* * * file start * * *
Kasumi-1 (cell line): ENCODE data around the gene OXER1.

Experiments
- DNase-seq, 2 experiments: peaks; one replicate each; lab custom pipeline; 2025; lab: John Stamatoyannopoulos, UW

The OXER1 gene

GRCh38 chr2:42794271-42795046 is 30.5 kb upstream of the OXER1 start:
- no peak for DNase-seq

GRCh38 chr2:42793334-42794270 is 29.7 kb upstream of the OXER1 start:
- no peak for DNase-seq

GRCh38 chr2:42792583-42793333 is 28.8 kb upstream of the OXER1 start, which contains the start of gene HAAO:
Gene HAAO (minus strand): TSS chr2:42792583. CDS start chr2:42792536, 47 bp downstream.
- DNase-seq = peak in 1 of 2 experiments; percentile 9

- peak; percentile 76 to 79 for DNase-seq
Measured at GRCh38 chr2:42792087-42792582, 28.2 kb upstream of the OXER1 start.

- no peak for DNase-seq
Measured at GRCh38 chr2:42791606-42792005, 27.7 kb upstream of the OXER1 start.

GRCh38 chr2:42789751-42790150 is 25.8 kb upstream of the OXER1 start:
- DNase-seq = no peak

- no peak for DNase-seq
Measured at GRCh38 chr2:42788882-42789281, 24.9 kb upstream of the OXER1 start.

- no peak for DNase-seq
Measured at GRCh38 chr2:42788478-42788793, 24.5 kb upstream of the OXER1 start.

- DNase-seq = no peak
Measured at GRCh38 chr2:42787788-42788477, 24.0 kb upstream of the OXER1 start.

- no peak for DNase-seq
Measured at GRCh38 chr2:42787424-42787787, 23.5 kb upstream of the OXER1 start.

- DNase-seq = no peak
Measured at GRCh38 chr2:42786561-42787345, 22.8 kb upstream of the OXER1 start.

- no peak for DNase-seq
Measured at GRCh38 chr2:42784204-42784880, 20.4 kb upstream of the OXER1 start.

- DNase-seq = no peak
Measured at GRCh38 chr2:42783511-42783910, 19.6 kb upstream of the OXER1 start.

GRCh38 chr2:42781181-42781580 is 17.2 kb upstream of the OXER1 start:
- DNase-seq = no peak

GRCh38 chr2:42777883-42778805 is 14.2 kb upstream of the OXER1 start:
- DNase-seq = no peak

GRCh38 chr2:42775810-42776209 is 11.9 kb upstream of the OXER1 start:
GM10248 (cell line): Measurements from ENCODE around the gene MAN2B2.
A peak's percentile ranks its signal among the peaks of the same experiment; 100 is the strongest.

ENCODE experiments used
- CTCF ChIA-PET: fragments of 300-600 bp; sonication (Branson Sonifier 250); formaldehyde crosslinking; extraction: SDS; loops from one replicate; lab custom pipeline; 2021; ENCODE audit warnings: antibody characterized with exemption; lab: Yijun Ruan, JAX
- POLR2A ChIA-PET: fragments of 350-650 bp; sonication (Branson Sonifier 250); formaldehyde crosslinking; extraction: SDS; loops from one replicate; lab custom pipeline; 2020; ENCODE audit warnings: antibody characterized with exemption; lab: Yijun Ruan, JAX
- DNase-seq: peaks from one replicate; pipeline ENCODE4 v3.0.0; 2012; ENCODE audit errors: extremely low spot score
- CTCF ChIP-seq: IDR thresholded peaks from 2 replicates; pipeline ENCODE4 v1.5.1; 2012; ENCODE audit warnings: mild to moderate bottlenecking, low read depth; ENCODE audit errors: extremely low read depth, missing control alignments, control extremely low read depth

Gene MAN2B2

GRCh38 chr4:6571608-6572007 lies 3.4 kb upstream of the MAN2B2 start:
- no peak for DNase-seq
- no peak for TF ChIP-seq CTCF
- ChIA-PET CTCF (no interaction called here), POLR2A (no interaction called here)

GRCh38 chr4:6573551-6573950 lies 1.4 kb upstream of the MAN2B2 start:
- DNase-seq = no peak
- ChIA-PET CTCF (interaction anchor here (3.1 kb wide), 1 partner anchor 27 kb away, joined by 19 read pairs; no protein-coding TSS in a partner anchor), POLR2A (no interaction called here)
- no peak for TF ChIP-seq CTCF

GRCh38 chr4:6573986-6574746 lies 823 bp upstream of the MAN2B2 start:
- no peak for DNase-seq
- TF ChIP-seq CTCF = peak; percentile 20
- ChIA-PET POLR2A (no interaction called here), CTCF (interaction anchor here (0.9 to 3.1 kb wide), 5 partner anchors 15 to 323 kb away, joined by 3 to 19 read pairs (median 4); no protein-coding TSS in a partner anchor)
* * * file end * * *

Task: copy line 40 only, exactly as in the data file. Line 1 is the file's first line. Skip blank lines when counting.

- CTCF ChIA-PET: fragments of 300-600 bp; sonication (Branson Sonifier 250); formaldehyde crosslinking; extraction: SDS; loops from one replicate; lab custom pipeline; 2021; ENCODE audit warnings: antibody characterized with exemption; lab: Yijun Ruan, JAX